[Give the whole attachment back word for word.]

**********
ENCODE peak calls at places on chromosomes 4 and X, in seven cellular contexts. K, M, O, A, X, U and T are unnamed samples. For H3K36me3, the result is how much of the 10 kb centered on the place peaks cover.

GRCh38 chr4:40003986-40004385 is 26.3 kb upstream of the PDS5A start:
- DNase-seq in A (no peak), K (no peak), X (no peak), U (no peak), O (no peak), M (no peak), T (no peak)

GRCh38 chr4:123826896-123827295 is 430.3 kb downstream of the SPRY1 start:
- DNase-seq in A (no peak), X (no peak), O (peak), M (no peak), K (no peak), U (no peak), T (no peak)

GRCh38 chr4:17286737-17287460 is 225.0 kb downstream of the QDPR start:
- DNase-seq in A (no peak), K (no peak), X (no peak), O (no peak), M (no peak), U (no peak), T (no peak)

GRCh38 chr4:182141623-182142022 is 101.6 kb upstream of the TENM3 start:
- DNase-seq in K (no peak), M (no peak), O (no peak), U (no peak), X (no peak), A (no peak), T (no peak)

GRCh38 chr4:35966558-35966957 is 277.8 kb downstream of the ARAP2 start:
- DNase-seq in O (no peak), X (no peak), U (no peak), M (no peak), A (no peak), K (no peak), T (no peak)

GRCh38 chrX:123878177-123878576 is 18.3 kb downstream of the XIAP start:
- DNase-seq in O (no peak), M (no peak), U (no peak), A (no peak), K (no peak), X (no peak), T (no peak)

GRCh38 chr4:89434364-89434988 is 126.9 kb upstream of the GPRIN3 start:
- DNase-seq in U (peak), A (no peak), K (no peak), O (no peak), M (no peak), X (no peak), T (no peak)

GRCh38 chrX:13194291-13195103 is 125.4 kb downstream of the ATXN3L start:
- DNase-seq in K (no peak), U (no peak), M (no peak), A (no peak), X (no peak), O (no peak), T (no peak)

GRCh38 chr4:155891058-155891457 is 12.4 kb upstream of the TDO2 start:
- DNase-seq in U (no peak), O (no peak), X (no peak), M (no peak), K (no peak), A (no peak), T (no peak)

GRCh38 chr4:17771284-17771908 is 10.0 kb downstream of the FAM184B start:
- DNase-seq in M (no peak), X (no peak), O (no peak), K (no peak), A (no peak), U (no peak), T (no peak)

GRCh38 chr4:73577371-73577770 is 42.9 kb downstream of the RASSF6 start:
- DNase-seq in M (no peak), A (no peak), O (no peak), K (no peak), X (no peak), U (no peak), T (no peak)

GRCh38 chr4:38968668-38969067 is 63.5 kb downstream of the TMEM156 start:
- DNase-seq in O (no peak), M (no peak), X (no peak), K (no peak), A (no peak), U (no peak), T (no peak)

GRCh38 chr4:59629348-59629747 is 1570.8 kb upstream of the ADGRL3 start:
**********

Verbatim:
ENCODE peak calls at places on chromosomes 4 and X, in seven cellular contexts. K, M, O, A, X, U and T are unnamed samples. For H3K36me3, the result is how much of the 10 kb centered on the place peaks cover.

GRCh38 chr4:40003986-40004385 is 26.3 kb upstream of the PDS5A start:
- DNase-seq in A (no peak), K (no peak), X (no peak), U (no peak), O (no peak), M (no peak), T (no peak)

GRCh38 chr4:123826896-123827295 is 430.3 kb downstream of the SPRY1 start:
- DNase-seq in A (no peak), X (no peak), O (peak), M (no peak), K (no peak), U (no peak), T (no peak)

GRCh38 chr4:17286737-17287460 is 225.0 kb downstream of the QDPR start:
- DNase-seq in A (no peak), K (no peak), X (no peak), O (no peak), M (no peak), U (no peak), T (no peak)

GRCh38 chr4:182141623-182142022 is 101.6 kb upstream of the TENM3 start:
- DNase-seq in K (no peak), M (no peak), O (no peak), U (no peak), X (no peak), A (no peak), T (no peak)

GRCh38 chr4:35966558-35966957 is 277.8 kb downstream of the ARAP2 start:
- DNase-seq in O (no peak), X (no peak), U (no peak), M (no peak), A (no peak), K (no peak), T (no peak)

GRCh38 chrX:123878177-123878576 is 18.3 kb downstream of the XIAP start:
- DNase-seq in O (no peak), M (no peak), U (no peak), A (no peak), K (no peak), X (no peak), T (no peak)

GRCh38 chr4:89434364-89434988 is 126.9 kb upstream of the GPRIN3 start:
- DNase-seq in U (peak), A (no peak), K (no peak), O (no peak), M (no peak), X (no peak), T (no peak)

GRCh38 chrX:13194291-13195103 is 125.4 kb downstream of the ATXN3L start:
- DNase-seq in K (no peak), U (no peak), M (no peak), A (no peak), X (no peak), O (no peak), T (no peak)

GRCh38 chr4:155891058-155891457 is 12.4 kb upstream of the TDO2 start:
- DNase-seq in U (no peak), O (no peak), X (no peak), M (no peak), K (no peak), A (no peak), T (no peak)

GRCh38 chr4:17771284-17771908 is 10.0 kb downstream of the FAM184B start:
- DNase-seq in M (no peak), X (no peak), O (no peak), K (no peak), A (no peak), U (no peak), T (no peak)

GRCh38 chr4:73577371-73577770 is 42.9 kb downstream of the RASSF6 start:
- DNase-seq in M (no peak), A (no peak), O (no peak), K (no peak), X (no peak), U (no peak), T (no peak)

GRCh38 chr4:38968668-38969067 is 63.5 kb downstream of the TMEM156 start:
- DNase-seq in O (no peak), M (no peak), X (no peak), K (no peak), A (no peak), U (no peak), T (no peak)

GRCh38 chr4:59629348-59629747 is 1570.8 kb upstream of the ADGRL3 start: